There is a strong link between portion size and many health and food concerns.
Have you ever considered the importance of portion size when it comes to the food you are offering your children?
As it turns out – it’s pretty important. There is a strong link between portion size and many health and food concerns.
Let’s look at the actual amount of food we are serving our children first. How much of it actually ends up going to waste? I know our food bin is embarrassingly full most nights and the waste is really avoidable. The thing is – my son is actually a decent eater. He eats most things but I have been guilty of putting way too much food on his plate.
It tends to result in an air of negativity with is actually completely avoidable. For example, last night he ate a salmon fillet, some courgette, broccoli and one of his baby potatoes. After the meal, I felt deflated because he barely touched the potatoes. I even commented on the fact that he “didn’t finish his dinner” but when I think about it now the kid ate a full fillet of salmon and heaps of vegetables.
I’m a bit uncomfortable about the fact that I somehow viewed it as a negative. The issue, in this case, was definitely portion size. Had I put fewer potatoes and just less food, in general, on the plate he would have probably finished the whole thing.
In terms of healthy eating, the composition of our children’s plates should aim to even loosely reflect the healthy food pyramid and the recommended amounts of each food group.
More protein, more fruit, more whole grains, more vegetables and less saturated fat and sugar. If we put a plate of deep fried chips in front of a child and a couple of pieces of broccoli beside it you can predict that the chips will be given priority. This may be the same kid who refuses most things at dinner time and requests a lot of fried beige foods.
Experts believe that there really is a link between portion size and fussy eating. When a child sees a giant plate of food it automatically feels overwhelming. It appears to be a punishment or a great big task, especially when that plate involves something new or something they specifically do not like to eat. As humans we eat with our eyes and the same can be said for children.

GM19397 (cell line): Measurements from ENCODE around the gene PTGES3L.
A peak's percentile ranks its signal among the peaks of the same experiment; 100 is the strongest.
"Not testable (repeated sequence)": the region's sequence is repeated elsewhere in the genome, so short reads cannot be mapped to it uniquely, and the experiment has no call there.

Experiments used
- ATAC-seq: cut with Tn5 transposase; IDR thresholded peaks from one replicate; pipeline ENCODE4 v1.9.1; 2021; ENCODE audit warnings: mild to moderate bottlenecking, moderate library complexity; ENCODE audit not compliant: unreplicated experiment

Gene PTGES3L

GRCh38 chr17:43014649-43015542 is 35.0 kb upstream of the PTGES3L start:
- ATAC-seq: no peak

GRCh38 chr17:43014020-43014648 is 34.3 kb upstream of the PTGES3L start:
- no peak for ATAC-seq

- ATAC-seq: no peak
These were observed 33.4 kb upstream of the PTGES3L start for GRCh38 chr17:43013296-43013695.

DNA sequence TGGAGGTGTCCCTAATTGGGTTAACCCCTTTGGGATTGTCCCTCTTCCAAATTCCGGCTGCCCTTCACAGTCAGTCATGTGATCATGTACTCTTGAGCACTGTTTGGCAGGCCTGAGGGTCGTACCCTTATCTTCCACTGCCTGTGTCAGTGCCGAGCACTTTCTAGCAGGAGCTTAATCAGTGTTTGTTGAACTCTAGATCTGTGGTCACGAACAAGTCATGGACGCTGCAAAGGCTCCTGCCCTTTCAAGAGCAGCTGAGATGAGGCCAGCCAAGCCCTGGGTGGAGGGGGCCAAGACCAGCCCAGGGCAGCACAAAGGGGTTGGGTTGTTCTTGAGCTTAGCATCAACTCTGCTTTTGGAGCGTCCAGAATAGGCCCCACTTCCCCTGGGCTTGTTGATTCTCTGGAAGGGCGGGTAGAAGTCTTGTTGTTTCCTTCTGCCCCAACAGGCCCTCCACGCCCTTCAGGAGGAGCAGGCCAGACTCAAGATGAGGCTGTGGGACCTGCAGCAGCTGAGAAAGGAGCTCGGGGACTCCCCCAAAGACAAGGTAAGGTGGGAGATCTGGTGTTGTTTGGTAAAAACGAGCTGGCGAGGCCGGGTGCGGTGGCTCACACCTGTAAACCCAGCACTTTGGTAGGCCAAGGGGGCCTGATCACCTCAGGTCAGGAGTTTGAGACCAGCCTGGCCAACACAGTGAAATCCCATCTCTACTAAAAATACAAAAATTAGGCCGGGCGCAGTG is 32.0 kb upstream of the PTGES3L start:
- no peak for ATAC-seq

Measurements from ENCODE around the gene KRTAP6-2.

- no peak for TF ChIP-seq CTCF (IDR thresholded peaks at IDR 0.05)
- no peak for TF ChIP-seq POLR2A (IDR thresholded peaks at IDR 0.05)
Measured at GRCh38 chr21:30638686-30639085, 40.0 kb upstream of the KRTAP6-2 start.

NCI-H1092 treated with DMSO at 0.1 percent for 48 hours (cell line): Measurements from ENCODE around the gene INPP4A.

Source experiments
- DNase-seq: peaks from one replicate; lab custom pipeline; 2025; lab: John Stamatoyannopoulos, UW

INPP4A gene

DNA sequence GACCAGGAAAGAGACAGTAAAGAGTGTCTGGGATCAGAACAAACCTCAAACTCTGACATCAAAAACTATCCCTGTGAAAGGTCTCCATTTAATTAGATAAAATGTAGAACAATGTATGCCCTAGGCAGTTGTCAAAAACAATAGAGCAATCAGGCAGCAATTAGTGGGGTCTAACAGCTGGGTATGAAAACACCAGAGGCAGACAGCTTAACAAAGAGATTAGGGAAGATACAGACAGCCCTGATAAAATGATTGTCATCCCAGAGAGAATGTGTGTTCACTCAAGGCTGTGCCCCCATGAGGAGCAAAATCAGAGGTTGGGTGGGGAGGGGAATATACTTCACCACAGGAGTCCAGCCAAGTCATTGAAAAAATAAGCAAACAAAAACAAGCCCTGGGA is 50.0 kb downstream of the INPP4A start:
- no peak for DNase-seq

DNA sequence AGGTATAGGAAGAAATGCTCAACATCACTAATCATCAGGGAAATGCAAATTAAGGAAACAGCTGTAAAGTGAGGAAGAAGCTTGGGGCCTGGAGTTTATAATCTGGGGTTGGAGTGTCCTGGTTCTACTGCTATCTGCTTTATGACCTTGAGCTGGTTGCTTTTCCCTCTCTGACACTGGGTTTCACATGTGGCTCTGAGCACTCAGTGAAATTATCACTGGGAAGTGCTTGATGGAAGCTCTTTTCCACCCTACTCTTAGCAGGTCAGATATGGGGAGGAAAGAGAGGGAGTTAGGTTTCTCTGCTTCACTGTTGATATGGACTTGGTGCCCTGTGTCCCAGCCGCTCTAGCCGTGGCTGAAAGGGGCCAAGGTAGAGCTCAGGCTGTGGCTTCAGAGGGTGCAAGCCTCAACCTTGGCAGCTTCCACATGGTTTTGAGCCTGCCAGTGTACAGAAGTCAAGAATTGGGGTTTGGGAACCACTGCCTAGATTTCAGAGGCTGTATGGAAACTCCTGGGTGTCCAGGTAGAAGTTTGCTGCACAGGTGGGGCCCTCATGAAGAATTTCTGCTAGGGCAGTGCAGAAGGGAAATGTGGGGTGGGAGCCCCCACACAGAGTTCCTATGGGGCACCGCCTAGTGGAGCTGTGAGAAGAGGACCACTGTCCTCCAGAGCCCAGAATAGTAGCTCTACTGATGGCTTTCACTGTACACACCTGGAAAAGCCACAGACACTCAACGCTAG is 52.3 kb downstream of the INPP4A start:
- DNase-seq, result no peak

In many cases, a smaller plate of food which involves a mix of old favourites and healthier options could go down a lot better. Your child may approach that plate of food in a more open-minded manner and they might just surprise you. Because the plate of food was smaller than normal they will also possibly get to enjoy the praise for “finishing” their whole plate of dinner.
Portion size and childhood obesity are also intrinsically linked. As a nation, we are deemed to be serving our children portions of food that are far greater than their calorie needs. Unfortunately, childhood obesity is at an all-time high in Ireland and it is something that many of us feel concerned about. We often equate big portions with joy as it feels great to be giving our children that delicious plate of food.
As children, we may have had much less money and therefore smaller portions. It is important to consider the negative ways in which childhood obesity could impact their lives though. An obese child is far more likely to become an obese adult and none of us wants those health concerns for our children.
Sometimes less is more and it’s actually quite empowering to know that the kids can always ask for more if they want it. It means less waste and if there are leftovers in the pot afterwards it might just make life easier on the cooking front tomorrow.
Tracey is a happy mammy to four-year-old Billy. She is a breastfeeder, gentle parent and has recently lost five stone so healthy family eating is her passion! You can find her at www.loveofliving.ie.